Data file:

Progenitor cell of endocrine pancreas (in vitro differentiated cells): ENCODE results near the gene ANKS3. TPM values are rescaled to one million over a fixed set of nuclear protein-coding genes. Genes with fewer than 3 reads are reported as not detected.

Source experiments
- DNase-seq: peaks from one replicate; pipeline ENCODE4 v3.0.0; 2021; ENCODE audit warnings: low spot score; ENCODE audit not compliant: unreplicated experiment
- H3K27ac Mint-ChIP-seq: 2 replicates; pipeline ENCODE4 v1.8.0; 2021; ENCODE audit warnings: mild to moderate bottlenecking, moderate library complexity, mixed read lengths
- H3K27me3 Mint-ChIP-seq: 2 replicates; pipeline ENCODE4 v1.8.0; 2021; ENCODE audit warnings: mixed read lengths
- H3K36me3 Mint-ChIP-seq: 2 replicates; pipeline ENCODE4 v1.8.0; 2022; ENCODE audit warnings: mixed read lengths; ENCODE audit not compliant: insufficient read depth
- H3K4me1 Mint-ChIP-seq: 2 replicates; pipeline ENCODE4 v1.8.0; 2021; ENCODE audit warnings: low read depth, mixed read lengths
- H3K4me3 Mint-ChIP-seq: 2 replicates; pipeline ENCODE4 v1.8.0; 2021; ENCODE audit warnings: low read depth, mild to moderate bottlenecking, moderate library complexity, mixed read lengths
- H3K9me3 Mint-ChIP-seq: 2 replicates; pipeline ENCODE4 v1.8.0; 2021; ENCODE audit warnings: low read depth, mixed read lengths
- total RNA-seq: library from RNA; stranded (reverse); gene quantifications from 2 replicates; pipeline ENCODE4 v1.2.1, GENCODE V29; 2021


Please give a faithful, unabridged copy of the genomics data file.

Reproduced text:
Progenitor cell of endocrine pancreas (in vitro differentiated cells): ENCODE results near the gene ANKS3. TPM values are rescaled to one million over a fixed set of nuclear protein-coding genes. Genes with fewer than 3 reads are reported as not detected.

Source experiments
- DNase-seq: peaks from one replicate; pipeline ENCODE4 v3.0.0; 2021; ENCODE audit warnings: low spot score; ENCODE audit not compliant: unreplicated experiment
- H3K27ac Mint-ChIP-seq: 2 replicates; pipeline ENCODE4 v1.8.0; 2021; ENCODE audit warnings: mild to moderate bottlenecking, moderate library complexity, mixed read lengths
- H3K27me3 Mint-ChIP-seq: 2 replicates; pipeline ENCODE4 v1.8.0; 2021; ENCODE audit warnings: mixed read lengths
- H3K36me3 Mint-ChIP-seq: 2 replicates; pipeline ENCODE4 v1.8.0; 2022; ENCODE audit warnings: mixed read lengths; ENCODE audit not compliant: insufficient read depth
- H3K4me1 Mint-ChIP-seq: 2 replicates; pipeline ENCODE4 v1.8.0; 2021; ENCODE audit warnings: low read depth, mixed read lengths
- H3K4me3 Mint-ChIP-seq: 2 replicates; pipeline ENCODE4 v1.8.0; 2021; ENCODE audit warnings: low read depth, mild to moderate bottlenecking, moderate library complexity, mixed read lengths
- H3K9me3 Mint-ChIP-seq: 2 replicates; pipeline ENCODE4 v1.8.0; 2021; ENCODE audit warnings: low read depth, mixed read lengths
- total RNA-seq: library from RNA; stranded (reverse); gene quantifications from 2 replicates; pipeline ENCODE4 v1.2.1, GENCODE V29; 2021